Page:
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Andre De Grasse, of Canada, wins the final in the men's 4x100-meter relay at the World Athletics Championships on Saturday, July 23, in Eugene, Ore.The Associated Press

Despite Andre De Grasse’s sizzling anchor leg that secured Canada a thrilling relay victory at the world track and field championships, the sprint star still isn’t feeling back at full health.

After a few months of battling an foot injury, then contracting COVID-19 a month before the world championships, De Grasse might shut down his season now and focus on next year.

“To be honest, it’s been a struggle,” De Grasse said. “I don’t feel like I have like 100 per cent of my energy back. I think right now I just want to rest and recover until I start feeling like myself again, and then I can kind of make that decision.

“[The foot injury] has been lingering the whole season, so I want to try to get it back to 100 per cent … We’ll see, we’ll see what happens.”

De Grasse, relay teammates Aaron Brown and Jerome Blake, and world decathlon silver medalist Pierce LaPage all withdrew from the Commonwealth Games, which opened Thursday in Birmingham, England. There are five Diamond League meets remaining over the next six weeks.

But a big two seasons beckon. There’s another world championships in August, 2023 in Istanbul, and then the 2024 Paris Olympics.

“I want to get ready for next year, another worlds, and then I want to be healthy for the Olympic Games, because it could potentially be my last. So I want to be able to be great,” De Grasse said.

“The stereotype is people get two or three Olympics,” added De Grasse, who has competed in two, winning six medals. “But if I get a fourth one, I’ll be grateful for that. I was talking to Glenroy [Gilbert, Athletics Canada’s head coach] about I get a fourth Olympics, and I’m at my best, I’m at my prime, great. If not, and I’m just there to run the relay, it’d be a great moment as well.

“You just take it day by day, year by year, you don’t try to think that far ahead.”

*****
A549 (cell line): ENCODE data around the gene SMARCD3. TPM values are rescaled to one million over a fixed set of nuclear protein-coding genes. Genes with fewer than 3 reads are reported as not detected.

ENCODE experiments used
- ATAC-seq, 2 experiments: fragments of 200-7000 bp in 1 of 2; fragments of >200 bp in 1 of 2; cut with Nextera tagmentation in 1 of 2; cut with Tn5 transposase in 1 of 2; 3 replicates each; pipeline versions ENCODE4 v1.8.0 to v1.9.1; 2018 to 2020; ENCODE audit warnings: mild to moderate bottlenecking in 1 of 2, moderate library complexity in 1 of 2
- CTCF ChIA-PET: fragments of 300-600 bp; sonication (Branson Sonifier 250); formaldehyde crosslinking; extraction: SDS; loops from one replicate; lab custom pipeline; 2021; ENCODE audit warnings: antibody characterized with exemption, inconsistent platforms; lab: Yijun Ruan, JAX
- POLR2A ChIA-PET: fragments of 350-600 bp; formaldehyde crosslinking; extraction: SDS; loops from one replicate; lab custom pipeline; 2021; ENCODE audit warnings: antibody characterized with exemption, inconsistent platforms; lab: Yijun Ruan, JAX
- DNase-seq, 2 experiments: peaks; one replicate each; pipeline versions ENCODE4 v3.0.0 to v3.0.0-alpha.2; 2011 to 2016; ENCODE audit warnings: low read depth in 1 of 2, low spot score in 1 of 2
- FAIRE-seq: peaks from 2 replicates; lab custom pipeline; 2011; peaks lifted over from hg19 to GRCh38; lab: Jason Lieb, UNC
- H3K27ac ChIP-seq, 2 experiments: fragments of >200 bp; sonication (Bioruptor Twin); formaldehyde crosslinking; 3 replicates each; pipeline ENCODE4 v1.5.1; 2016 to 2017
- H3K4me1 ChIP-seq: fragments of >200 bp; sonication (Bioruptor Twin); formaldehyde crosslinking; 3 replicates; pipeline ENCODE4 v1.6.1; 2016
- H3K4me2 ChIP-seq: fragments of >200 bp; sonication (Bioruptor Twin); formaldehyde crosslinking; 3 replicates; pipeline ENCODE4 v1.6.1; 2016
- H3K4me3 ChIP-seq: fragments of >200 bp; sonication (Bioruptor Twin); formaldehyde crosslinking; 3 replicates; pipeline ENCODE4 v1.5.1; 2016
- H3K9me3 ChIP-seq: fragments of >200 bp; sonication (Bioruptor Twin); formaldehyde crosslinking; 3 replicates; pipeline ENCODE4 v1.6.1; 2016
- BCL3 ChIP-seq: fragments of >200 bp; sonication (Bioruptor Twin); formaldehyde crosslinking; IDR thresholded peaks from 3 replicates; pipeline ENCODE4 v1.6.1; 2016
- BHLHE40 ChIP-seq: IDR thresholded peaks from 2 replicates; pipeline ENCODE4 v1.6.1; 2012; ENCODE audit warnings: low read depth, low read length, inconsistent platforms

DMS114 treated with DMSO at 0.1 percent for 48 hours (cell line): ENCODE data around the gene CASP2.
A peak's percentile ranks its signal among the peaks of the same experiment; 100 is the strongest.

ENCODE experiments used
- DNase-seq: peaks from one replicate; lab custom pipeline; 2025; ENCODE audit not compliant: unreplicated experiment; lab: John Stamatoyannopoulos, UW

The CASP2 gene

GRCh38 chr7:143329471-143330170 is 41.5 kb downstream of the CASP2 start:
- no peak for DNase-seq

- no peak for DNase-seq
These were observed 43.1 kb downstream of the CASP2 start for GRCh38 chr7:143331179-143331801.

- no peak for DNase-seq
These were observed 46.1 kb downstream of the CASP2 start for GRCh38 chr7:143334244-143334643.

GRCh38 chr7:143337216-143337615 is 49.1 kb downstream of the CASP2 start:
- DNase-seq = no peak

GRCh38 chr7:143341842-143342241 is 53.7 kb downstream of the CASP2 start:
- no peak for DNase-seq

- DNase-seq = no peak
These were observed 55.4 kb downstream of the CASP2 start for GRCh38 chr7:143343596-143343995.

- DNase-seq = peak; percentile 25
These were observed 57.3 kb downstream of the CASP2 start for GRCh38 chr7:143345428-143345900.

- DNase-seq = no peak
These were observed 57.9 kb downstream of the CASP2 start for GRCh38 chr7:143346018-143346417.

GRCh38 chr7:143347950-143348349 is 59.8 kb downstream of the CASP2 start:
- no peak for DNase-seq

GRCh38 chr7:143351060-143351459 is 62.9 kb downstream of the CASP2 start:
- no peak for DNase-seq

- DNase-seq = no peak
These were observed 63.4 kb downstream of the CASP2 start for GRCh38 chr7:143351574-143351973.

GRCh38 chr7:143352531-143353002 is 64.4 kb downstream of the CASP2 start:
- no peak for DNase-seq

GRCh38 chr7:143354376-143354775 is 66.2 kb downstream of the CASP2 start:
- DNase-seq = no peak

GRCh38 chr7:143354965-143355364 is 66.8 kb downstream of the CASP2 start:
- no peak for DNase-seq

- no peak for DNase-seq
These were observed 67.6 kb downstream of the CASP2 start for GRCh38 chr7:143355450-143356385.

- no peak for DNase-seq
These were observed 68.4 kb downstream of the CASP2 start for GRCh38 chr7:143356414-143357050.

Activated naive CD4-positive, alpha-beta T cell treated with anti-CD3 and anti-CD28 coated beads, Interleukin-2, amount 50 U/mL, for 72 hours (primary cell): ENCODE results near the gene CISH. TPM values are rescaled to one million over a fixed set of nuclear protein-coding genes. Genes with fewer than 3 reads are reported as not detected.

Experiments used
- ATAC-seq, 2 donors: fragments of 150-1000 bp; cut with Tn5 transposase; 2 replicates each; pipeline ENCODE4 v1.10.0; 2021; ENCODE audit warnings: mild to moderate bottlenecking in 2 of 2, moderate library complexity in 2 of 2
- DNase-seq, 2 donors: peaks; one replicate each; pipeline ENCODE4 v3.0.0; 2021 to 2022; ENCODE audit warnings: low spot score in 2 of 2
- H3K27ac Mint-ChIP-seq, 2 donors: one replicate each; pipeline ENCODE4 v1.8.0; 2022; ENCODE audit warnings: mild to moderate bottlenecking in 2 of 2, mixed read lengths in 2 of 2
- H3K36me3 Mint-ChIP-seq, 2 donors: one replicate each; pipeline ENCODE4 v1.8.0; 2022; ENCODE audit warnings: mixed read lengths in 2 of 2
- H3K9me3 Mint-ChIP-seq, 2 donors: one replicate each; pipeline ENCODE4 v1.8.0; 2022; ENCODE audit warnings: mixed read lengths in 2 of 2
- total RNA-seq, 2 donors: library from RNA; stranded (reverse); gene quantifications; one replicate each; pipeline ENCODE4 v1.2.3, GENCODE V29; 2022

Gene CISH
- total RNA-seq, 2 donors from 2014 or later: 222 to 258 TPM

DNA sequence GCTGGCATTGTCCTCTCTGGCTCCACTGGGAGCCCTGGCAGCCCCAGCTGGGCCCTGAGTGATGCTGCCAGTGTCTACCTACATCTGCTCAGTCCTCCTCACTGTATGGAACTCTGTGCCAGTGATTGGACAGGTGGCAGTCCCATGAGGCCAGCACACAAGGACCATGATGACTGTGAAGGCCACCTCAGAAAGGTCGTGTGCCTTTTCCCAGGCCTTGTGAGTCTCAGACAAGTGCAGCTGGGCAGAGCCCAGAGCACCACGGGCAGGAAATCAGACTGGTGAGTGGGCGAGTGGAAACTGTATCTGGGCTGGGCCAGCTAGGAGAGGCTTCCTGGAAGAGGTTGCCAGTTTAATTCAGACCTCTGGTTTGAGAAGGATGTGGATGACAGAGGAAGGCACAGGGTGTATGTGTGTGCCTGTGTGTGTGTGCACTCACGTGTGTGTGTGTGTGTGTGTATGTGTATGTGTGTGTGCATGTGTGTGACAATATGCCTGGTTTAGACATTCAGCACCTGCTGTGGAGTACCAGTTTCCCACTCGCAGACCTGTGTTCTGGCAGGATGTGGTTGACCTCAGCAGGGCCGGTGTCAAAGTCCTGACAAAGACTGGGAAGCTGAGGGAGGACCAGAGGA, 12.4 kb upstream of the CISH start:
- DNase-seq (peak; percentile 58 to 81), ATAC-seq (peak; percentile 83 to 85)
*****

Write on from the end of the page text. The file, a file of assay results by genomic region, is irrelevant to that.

De Grasse was in Toronto on Wednesday doing a round of media appearances for a sponsor promotion for Cheezmade, meatless chicken made from cheese.

Three days earlier, De Grasse salvaged a disappointing worlds with a thrilling gold – and Canadian record – in the 4x100 relay. It was Canada’s first global relay victory in 25 years.

The 27-year-old from Markham, Ont., had never missed the medal podium in an individual event at a worlds or Olympics, but in Eugene, Ore., still feeling the effects of COVID-19, he missed the final of the 100 and scratched from the 200.

Earning gold with three teammates was a different kind of joy, he said.

“An individual [win] is like all your hard work has finally paid off in this moment. You can control it a little bit more, it’s only you,” De Grasse said. “The relay, you don’t know what’s going to happen until it happens.”

De Grasse said he, Brown, Blake and Brandon Rodney have become friends. They know each other’s parents, they know each other’s kids.

“It felt really good to win gold with these guys. Because I know them on a personal level, we have that team chemistry, we’ve been together for so long. They’re family to me … and we hang out together.

“It felt kind of like my basketball days, playing on a sports team. We got to hug each other, we felt the love. I guess in a sense, it kind of felt a bit different, because you got to actually share the glory with people with people that you know.”

The Canadians edged the U.S. for relay gold, but De Grasse said it almost felt like a home victory. He saw numerous Canadian flags at Hayward Field, which is about an eight-hour drive south of Vancouver.

“There were a lot [of Canadians] cheering us on, it was loud,” he said.

De Grasse ran a Canadian-record 19.62 seconds to win the Olympic 200 metres last summer in Tokyo. American Noah Lyles, who won bronze in Tokyo, captured gold at the world championships in a world-leading 19.31. He beat Kenny Bednarek of the U.S. by more than 0.4 of a second – a fair distance in sprint races.

De Grasse wasn’t deflated by Lyles’ fast time, but inspired.

“That’s something that I feel like I’m definitely capable of,” he said. “I wish I was a part of that race, to see where I would have been at 100 per cent, to see if I could have lowered my 19.6 performance from the Olympics.

“Definitely motivates me to say ‘OK, I’ve got to get back at 100 per cent, get back on my A-game,’ and there’s going to be some rivalries, especially with the Americans who are running good as of now.”

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